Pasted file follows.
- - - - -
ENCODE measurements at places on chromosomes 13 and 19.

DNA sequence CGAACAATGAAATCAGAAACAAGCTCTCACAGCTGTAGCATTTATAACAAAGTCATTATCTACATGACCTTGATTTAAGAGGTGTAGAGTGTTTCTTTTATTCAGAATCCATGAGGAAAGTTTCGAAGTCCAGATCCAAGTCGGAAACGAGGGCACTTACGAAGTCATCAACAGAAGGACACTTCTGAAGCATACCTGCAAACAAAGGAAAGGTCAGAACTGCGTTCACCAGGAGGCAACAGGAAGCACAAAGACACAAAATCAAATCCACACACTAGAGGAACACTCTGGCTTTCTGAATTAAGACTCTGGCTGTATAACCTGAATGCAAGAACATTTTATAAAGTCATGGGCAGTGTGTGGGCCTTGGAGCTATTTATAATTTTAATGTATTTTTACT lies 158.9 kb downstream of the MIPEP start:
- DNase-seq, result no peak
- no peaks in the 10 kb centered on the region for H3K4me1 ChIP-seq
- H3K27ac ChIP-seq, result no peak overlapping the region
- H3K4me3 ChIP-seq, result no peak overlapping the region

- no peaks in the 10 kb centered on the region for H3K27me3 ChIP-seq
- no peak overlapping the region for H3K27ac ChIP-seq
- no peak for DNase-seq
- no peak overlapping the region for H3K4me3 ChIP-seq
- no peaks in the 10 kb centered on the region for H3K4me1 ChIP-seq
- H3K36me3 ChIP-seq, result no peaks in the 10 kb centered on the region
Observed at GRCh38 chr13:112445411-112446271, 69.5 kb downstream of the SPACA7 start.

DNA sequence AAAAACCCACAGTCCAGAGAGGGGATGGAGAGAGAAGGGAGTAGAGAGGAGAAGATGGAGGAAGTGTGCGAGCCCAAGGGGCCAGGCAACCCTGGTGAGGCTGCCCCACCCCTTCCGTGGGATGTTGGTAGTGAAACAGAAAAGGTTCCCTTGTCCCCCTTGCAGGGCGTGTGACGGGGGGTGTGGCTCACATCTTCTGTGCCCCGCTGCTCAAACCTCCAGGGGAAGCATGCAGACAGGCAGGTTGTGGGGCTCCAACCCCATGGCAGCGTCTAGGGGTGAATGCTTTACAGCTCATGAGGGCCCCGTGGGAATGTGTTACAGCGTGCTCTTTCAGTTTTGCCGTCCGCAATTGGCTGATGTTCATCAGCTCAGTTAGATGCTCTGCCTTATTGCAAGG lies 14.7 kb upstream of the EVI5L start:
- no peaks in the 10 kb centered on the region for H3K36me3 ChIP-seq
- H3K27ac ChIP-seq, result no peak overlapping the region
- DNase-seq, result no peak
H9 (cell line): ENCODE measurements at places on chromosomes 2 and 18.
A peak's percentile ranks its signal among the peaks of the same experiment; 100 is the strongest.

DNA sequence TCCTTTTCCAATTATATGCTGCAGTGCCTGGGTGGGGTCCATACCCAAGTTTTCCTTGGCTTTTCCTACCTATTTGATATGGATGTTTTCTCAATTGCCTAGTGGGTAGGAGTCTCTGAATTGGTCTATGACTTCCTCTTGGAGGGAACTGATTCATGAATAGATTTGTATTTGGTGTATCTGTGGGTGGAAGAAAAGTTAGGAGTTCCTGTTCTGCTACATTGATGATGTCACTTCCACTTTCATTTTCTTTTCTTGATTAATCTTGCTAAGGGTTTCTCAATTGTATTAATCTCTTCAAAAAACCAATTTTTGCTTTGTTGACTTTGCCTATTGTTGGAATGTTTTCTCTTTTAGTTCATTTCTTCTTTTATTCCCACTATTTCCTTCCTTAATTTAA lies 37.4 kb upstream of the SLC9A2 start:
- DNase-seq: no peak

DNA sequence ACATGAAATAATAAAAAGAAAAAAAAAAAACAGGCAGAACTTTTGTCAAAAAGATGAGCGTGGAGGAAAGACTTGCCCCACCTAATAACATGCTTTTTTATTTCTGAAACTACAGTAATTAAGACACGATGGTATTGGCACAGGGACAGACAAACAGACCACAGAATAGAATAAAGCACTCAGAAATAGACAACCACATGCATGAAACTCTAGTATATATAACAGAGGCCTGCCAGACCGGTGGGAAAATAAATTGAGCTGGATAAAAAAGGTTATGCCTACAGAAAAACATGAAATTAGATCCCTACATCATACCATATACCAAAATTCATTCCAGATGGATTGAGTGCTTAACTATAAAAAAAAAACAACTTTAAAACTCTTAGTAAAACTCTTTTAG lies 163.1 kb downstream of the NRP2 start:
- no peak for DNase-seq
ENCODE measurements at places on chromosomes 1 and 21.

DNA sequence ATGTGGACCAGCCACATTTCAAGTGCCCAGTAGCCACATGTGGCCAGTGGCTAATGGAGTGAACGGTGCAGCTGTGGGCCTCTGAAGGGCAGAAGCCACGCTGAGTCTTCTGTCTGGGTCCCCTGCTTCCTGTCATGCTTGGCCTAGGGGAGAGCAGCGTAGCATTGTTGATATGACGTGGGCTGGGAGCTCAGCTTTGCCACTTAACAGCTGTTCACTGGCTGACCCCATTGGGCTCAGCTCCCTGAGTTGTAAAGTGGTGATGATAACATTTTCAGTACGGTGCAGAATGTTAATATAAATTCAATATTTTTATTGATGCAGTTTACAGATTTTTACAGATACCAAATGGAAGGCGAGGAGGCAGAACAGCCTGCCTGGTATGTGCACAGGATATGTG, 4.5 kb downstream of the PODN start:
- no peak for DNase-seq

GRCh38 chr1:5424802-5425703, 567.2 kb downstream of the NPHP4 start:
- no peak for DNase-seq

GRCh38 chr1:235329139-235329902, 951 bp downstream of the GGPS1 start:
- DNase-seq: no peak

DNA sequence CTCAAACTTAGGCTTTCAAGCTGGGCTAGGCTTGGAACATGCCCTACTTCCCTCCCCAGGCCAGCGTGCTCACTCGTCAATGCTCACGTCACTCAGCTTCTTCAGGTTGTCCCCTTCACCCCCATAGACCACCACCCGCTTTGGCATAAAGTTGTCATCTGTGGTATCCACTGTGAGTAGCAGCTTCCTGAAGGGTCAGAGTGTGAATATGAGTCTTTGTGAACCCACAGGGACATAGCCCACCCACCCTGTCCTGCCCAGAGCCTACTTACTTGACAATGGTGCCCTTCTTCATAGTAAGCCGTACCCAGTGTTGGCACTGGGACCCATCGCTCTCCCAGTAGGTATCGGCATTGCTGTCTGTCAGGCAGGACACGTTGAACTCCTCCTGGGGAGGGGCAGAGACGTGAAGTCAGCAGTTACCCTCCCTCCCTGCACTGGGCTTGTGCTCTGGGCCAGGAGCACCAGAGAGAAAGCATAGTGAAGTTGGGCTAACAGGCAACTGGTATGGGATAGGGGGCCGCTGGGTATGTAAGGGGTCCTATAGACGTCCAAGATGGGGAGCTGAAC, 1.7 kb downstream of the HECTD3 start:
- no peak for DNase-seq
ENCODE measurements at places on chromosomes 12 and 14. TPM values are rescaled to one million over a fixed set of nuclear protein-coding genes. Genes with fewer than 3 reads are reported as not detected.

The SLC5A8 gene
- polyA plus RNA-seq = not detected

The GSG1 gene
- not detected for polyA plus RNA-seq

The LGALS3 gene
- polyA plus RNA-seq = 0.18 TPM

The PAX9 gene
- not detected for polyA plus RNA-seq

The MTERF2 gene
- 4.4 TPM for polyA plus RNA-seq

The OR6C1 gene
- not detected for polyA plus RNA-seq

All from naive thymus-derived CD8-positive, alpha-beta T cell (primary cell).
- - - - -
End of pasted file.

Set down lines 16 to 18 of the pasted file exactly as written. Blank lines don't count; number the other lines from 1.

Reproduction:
- H3K27ac ChIP-seq, result no peak overlapping the region
- DNase-seq, result no peak
H9 (cell line): ENCODE measurements at places on chromosomes 2 and 18.